Thanks in part to the effectiveness of the “antidote,” Socialism has never been influential in America. Therefore, the public is much less informed about the nature and history of socialism than the European counterpart. Some political hackers could take advantage of this knowledge gap to accuse someone they disliked, such as Obama, as a “socialist,” or to name the “Obama Care” as a “socialist legislation.” People who would buy what the political hackers would sell need to know the basic definition of socialism, which is an ideology advocating “public,” “collective,” or “common” ownership of productive means against private ownership. In practice, socialism became quite popular in Western European countries, such as UK or even Canada, where many “Crown Corporations” were owned and controlled by the government. The problem was that they were all losing money, and dependent on taxpayers’ support to stay alive. During the 1980s, the so-called Reagan-Thatcher decade of conservatism, these socialist enterprises were all but privatized. In the 1990s, Tony Blair led the Labor Party to get rid of the “common ownership” clause in its constitution, moving it from the left to the center. That allowed the Labor Party to win election after election.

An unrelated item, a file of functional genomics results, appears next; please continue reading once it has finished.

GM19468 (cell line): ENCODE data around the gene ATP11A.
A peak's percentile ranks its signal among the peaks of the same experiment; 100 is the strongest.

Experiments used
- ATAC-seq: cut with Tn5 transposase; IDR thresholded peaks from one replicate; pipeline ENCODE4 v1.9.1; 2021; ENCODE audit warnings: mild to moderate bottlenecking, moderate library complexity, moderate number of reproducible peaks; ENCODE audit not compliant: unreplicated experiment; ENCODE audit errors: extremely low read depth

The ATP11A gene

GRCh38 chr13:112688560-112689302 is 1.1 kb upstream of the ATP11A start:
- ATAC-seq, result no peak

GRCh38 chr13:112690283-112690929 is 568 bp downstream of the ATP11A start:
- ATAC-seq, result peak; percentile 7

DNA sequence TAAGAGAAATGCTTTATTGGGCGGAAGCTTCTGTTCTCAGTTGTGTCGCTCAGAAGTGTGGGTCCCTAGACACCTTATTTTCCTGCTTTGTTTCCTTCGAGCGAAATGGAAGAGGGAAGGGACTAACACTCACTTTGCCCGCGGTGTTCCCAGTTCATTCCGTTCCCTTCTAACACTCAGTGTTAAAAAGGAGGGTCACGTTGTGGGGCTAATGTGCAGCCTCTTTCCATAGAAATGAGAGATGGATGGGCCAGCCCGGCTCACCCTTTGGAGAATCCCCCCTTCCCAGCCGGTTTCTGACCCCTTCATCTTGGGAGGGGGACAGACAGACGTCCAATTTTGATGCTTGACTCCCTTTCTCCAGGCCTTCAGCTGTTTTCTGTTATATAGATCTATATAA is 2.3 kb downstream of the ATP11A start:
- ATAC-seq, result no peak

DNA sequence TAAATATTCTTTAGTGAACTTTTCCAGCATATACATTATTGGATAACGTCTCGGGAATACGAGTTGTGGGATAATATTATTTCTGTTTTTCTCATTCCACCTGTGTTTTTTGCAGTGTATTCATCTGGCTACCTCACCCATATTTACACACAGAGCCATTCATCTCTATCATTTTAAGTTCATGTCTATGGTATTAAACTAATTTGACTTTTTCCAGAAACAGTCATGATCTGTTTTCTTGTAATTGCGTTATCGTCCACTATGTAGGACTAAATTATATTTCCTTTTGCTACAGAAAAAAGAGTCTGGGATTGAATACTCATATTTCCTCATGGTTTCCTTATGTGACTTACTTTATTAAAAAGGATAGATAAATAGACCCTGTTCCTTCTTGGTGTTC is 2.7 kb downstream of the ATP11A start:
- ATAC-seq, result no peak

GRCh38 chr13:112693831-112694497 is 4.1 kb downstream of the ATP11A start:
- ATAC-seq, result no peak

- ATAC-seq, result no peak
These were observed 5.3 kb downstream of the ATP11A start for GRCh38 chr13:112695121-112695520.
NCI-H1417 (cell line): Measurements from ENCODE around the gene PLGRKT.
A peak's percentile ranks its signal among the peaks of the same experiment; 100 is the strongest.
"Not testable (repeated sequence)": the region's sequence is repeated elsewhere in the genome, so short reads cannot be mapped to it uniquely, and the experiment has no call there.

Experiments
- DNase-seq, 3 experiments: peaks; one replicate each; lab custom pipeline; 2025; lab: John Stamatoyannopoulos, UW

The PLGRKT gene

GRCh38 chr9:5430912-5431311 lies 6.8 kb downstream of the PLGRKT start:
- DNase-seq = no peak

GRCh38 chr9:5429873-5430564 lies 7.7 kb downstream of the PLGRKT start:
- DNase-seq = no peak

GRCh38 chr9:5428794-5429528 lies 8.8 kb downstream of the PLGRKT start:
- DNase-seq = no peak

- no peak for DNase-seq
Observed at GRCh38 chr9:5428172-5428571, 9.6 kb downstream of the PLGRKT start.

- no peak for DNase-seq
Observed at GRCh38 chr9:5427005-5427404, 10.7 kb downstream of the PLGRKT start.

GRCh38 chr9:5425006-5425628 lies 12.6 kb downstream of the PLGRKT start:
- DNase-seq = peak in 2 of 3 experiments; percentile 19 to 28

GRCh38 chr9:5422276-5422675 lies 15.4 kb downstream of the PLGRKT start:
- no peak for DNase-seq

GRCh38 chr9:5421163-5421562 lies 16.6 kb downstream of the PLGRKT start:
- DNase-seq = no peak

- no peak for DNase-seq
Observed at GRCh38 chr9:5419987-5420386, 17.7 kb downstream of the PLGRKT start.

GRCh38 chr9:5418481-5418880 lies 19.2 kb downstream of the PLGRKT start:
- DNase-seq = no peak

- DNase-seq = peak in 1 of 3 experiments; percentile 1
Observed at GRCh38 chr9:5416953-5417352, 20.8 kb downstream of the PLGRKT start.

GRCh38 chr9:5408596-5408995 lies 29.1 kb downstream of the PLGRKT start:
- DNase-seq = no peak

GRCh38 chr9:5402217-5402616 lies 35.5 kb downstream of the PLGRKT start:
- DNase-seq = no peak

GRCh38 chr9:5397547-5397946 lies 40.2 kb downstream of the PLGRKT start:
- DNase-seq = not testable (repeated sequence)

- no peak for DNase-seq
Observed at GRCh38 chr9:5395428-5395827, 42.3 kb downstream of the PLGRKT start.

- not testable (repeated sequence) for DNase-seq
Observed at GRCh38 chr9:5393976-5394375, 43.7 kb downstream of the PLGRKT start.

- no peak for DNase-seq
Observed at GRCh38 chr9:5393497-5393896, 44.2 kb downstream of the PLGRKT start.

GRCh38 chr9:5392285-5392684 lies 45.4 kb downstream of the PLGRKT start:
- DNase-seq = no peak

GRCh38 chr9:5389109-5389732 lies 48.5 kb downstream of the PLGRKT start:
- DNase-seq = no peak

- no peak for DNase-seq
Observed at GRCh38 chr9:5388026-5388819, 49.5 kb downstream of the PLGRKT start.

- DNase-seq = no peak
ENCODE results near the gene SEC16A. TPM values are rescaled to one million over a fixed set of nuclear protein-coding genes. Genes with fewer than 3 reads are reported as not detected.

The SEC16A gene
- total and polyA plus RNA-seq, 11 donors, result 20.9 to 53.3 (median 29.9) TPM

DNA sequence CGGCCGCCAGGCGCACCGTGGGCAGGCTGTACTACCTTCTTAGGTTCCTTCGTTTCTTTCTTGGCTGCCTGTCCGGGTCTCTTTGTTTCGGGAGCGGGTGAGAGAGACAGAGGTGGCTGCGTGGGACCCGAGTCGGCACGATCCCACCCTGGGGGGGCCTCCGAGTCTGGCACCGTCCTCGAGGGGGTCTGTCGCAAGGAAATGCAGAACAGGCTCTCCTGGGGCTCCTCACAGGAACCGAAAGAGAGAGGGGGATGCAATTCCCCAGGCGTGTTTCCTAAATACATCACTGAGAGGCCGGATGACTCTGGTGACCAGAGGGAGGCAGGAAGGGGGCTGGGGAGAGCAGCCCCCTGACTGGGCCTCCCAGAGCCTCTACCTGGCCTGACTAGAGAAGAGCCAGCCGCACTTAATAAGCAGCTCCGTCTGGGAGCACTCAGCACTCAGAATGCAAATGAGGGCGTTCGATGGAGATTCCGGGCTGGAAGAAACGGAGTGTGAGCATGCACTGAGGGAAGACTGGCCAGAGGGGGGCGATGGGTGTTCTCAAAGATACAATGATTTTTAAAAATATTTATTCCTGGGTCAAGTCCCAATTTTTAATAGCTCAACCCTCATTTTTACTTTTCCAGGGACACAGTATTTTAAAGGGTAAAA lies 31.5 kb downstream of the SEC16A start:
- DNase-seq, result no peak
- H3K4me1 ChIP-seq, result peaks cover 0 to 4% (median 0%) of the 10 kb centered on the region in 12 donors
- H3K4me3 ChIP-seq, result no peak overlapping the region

At the same time, Bill Clinton moved Democratic Party to the center, and won the elections twice. In the era of Trump, some elected Democratic officials again seem to move decidedly toward the left, some openly call themselves “democratic socialists.” Given the history of socialism in this country and around world, is this really a winning strategy? If you are in favor of “Medicare for all,” you don’t have to call yourself a “democratic socialist” because Medicare is not exactly an enterprise of “productive means,” as is US Steel or Exxon-Mobile. This is especially true if you argue that health care is a human right for everyone. Of course, you should call yourself a socialist if you really believe in the abolition of private ownership and social control of productive means by the state/government. For the sake of history, please tell your voters what you really believe, and don’t just throw out a label without a precise definition.